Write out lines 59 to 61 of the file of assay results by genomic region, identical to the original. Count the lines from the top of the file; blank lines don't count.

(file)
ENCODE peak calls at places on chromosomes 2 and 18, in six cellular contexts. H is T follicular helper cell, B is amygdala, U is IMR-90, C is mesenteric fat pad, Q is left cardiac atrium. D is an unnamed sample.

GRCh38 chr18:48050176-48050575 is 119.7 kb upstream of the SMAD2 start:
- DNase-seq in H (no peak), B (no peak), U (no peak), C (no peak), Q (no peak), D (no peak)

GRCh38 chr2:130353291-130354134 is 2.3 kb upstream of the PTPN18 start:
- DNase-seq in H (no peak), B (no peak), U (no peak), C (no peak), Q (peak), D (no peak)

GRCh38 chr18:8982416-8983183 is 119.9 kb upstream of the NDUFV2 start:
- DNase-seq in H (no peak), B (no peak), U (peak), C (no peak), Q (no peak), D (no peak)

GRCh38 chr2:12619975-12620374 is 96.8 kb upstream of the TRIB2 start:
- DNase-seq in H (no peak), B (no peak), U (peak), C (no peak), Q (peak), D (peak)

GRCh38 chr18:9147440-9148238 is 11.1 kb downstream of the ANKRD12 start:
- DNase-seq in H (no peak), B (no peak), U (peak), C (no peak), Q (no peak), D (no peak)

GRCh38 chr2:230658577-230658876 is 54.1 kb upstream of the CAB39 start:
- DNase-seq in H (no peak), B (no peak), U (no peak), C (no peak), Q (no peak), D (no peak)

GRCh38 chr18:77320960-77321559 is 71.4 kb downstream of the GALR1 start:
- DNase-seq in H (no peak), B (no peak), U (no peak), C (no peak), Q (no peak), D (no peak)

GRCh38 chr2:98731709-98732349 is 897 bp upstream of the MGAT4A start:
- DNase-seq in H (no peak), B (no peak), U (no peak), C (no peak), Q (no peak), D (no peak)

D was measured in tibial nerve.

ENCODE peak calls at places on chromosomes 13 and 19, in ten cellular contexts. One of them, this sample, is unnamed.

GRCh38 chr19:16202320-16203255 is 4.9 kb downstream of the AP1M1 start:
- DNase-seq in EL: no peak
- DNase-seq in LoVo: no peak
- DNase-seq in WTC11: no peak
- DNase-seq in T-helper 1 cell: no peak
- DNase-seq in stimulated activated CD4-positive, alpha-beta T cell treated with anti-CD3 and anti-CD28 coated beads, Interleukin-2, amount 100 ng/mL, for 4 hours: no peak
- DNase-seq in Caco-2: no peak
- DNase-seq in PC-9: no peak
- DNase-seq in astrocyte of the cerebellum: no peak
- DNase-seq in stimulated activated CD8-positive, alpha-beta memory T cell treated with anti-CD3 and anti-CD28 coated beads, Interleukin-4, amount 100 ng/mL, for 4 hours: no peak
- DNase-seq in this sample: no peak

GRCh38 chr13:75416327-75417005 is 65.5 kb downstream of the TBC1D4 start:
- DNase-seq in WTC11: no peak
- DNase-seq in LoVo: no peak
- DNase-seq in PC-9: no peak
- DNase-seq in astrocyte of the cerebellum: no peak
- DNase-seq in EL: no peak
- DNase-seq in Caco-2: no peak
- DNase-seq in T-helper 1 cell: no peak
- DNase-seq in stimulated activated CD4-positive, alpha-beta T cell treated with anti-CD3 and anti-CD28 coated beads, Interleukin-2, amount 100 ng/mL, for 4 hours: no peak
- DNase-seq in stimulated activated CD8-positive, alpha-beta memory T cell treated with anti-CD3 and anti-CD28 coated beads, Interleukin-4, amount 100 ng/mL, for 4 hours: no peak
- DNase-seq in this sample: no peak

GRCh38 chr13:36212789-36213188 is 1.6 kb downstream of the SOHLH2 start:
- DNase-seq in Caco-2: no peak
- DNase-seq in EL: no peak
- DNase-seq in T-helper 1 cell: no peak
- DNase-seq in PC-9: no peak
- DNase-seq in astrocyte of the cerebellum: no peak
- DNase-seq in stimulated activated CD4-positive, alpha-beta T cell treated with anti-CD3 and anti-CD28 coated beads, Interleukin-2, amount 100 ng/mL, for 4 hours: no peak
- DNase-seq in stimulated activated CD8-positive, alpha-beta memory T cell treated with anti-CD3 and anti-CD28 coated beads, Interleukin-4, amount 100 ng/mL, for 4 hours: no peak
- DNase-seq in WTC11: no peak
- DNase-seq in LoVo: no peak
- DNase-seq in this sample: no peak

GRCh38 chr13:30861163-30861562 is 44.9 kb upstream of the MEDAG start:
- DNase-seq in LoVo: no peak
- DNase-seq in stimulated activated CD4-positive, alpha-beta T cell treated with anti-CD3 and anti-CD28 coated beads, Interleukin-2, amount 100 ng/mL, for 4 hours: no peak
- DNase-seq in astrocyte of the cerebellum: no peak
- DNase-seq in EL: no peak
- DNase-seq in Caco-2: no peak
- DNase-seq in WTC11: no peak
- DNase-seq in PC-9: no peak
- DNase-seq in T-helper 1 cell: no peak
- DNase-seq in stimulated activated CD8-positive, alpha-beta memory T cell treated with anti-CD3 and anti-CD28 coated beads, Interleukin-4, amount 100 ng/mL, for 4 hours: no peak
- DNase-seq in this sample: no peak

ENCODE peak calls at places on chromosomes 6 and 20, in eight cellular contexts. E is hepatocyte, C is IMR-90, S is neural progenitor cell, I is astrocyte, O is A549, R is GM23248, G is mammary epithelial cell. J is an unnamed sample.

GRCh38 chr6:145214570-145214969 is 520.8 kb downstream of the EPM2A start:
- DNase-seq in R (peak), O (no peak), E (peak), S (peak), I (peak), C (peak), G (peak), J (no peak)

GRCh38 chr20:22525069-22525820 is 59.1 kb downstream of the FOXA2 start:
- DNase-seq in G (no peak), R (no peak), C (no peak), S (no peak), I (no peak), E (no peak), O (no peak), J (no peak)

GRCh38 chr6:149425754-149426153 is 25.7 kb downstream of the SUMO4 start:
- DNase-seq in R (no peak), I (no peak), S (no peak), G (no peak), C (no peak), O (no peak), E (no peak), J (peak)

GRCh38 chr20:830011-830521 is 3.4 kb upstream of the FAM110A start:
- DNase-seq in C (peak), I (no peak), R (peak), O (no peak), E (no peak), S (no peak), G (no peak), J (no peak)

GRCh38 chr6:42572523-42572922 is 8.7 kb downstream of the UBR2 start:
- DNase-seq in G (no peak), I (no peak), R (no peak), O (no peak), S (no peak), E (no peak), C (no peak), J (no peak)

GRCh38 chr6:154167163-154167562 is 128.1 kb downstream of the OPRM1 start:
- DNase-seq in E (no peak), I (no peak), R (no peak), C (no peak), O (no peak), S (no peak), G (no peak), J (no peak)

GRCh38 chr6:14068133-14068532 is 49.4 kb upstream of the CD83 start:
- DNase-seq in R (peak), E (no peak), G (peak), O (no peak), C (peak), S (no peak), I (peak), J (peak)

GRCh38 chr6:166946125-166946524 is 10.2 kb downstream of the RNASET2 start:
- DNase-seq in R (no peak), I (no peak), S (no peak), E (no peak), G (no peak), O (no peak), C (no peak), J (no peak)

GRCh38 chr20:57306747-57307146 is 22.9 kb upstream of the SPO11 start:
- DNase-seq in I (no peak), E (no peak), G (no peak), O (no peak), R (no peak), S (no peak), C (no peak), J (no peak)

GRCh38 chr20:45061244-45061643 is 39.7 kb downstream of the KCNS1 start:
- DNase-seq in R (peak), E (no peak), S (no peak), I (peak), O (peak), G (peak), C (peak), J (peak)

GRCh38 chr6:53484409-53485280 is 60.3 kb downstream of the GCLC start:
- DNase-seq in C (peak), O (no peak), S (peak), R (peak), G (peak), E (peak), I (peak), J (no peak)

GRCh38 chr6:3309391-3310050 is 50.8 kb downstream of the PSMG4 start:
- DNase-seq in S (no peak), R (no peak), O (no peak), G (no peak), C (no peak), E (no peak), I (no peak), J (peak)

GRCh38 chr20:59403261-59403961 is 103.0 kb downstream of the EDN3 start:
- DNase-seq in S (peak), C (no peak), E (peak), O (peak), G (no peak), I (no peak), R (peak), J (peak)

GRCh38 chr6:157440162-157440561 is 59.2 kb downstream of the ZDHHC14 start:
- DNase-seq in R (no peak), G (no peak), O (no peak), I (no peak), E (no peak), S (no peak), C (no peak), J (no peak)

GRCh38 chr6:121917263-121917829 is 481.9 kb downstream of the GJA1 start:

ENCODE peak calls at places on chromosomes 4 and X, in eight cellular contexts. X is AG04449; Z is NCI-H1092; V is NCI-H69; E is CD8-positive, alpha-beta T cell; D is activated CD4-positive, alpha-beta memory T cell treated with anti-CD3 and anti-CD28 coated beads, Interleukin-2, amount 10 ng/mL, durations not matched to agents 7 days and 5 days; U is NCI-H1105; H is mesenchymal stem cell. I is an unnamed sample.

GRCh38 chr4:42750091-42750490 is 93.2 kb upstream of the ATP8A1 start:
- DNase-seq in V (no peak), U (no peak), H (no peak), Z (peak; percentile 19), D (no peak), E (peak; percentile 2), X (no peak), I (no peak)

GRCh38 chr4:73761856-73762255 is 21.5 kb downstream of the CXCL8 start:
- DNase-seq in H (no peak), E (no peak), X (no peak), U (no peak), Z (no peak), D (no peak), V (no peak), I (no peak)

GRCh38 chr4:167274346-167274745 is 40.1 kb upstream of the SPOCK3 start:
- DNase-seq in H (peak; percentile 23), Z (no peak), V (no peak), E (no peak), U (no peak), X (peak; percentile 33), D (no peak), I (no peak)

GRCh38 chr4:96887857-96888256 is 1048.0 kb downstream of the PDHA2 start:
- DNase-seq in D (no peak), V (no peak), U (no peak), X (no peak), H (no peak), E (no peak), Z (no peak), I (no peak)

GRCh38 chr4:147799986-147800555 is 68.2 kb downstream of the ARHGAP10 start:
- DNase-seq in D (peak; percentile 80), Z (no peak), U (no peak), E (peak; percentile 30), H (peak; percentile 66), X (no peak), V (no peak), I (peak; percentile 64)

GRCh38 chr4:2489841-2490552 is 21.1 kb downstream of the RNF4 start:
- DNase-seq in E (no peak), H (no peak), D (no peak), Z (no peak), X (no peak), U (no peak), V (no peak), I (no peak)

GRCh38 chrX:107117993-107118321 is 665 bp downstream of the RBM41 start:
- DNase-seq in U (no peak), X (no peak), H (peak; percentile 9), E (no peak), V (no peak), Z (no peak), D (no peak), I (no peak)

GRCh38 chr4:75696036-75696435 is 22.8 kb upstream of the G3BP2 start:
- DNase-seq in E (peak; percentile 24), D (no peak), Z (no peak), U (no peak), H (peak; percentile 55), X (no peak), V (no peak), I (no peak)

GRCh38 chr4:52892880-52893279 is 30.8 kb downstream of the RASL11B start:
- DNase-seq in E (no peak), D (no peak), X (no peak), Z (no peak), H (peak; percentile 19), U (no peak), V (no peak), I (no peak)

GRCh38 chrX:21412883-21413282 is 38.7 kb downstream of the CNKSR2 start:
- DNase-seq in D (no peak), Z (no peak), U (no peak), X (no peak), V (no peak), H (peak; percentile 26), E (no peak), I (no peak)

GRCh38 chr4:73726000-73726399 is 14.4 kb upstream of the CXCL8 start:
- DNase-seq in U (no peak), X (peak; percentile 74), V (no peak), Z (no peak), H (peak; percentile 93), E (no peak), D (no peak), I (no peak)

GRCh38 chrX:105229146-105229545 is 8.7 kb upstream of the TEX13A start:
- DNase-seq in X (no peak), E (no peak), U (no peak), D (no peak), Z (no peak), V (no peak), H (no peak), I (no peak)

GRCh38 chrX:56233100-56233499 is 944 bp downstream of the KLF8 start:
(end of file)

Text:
- DNase-seq in WTC11: no peak
- DNase-seq in PC-9: no peak
- DNase-seq in T-helper 1 cell: no peak